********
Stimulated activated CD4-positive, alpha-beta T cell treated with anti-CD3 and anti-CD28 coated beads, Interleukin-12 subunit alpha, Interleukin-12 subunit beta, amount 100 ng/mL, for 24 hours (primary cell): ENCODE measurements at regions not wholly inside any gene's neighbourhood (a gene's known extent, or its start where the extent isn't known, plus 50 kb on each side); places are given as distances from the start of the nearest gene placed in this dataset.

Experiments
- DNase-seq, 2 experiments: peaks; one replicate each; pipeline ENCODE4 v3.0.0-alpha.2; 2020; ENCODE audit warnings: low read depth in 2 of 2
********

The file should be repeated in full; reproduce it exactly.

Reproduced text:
Stimulated activated CD4-positive, alpha-beta T cell treated with anti-CD3 and anti-CD28 coated beads, Interleukin-12 subunit alpha, Interleukin-12 subunit beta, amount 100 ng/mL, for 24 hours (primary cell): ENCODE measurements at regions not wholly inside any gene's neighbourhood (a gene's known extent, or its start where the extent isn't known, plus 50 kb on each side); places are given as distances from the start of the nearest gene placed in this dataset.

Experiments
- DNase-seq, 2 experiments: peaks; one replicate each; pipeline ENCODE4 v3.0.0-alpha.2; 2020; ENCODE audit warnings: low read depth in 2 of 2